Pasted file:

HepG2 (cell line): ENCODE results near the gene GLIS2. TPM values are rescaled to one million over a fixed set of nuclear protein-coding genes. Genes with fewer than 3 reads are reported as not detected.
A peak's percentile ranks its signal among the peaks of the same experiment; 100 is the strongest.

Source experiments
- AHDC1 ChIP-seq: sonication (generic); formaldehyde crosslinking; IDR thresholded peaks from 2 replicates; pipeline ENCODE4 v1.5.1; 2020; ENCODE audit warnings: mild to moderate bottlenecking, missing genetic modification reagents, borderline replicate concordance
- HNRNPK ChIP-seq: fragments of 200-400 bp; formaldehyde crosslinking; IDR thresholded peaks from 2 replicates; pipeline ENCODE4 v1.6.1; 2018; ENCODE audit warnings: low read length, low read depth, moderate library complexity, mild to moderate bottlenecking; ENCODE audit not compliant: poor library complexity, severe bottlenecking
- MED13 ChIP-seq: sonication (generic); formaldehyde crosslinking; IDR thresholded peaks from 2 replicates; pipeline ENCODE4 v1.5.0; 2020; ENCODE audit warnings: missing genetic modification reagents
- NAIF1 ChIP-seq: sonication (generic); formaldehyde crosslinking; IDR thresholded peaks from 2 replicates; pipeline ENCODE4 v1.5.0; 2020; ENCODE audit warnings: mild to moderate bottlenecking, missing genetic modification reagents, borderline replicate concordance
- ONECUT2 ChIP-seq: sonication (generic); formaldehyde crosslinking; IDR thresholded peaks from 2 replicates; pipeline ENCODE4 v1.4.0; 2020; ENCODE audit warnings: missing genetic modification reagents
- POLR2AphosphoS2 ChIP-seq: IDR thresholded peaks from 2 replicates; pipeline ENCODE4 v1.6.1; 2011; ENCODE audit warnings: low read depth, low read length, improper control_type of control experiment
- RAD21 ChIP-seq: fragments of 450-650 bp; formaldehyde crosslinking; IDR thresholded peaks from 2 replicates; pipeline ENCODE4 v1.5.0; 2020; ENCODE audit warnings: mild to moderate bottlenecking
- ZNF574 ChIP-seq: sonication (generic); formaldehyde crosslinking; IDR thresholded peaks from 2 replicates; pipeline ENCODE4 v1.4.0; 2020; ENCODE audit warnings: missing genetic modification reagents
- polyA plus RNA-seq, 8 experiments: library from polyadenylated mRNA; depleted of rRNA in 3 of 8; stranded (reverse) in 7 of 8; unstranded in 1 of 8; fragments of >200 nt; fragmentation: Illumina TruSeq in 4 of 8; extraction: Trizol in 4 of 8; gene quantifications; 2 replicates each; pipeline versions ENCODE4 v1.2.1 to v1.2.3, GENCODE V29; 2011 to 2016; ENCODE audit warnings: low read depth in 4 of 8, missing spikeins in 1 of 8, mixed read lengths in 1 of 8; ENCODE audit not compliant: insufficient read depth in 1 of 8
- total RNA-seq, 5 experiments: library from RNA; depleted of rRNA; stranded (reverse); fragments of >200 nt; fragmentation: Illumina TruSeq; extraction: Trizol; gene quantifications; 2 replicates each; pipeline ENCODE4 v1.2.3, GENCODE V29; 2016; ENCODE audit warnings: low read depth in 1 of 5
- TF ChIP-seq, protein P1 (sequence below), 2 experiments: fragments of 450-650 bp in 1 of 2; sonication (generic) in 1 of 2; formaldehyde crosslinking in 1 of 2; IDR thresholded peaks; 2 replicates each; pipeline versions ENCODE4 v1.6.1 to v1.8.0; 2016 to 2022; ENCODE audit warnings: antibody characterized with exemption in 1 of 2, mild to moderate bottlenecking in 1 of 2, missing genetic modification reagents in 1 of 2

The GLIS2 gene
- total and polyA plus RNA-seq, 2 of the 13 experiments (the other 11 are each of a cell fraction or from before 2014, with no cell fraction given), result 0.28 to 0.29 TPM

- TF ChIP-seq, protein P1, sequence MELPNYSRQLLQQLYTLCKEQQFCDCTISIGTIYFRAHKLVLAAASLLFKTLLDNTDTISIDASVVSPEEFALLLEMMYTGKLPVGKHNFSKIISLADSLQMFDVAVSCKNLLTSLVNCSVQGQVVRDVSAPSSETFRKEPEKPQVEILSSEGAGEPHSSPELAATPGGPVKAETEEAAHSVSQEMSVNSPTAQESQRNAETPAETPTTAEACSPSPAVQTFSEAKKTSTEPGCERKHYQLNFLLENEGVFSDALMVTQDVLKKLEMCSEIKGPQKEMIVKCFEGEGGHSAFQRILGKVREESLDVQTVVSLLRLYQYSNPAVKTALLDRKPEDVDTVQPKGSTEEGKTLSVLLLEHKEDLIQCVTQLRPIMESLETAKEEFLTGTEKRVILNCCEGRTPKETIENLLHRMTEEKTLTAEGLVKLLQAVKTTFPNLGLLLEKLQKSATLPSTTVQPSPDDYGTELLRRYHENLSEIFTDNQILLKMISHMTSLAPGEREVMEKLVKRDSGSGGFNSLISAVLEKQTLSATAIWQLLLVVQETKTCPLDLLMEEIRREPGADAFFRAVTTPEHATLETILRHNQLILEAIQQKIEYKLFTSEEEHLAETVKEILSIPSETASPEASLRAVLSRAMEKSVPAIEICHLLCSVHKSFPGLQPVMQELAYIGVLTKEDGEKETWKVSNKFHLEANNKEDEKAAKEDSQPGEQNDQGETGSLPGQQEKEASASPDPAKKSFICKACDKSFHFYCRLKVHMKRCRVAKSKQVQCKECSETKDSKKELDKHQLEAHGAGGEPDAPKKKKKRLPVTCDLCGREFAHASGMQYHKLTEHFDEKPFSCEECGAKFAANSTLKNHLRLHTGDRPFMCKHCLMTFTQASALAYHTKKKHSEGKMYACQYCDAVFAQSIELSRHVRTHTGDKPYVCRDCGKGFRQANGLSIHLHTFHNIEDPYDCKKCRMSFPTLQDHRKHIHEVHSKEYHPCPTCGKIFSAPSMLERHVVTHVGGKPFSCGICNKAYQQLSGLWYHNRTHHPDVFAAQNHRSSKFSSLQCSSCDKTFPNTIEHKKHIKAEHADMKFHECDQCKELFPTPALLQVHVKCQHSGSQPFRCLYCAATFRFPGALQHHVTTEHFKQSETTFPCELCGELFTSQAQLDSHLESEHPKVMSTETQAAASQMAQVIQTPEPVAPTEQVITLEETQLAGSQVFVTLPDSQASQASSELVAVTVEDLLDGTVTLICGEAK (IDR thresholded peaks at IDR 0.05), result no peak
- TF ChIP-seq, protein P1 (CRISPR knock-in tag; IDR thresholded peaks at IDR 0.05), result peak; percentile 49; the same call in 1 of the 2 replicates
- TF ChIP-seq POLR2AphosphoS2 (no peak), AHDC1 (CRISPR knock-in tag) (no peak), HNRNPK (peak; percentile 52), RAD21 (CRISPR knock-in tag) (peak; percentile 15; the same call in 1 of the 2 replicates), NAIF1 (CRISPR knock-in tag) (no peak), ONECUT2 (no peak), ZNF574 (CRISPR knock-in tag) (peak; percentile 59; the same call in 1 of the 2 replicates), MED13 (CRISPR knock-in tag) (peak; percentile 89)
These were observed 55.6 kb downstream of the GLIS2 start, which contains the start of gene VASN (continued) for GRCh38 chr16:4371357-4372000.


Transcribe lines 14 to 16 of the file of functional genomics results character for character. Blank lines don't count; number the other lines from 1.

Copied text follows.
- TF ChIP-seq, protein P1 (sequence below), 2 experiments: fragments of 450-650 bp in 1 of 2; sonication (generic) in 1 of 2; formaldehyde crosslinking in 1 of 2; IDR thresholded peaks; 2 replicates each; pipeline versions ENCODE4 v1.6.1 to v1.8.0; 2016 to 2022; ENCODE audit warnings: antibody characterized with exemption in 1 of 2, mild to moderate bottlenecking in 1 of 2, missing genetic modification reagents in 1 of 2

The GLIS2 gene
- total and polyA plus RNA-seq, 2 of the 13 experiments (the other 11 are each of a cell fraction or from before 2014, with no cell fraction given), result 0.28 to 0.29 TPM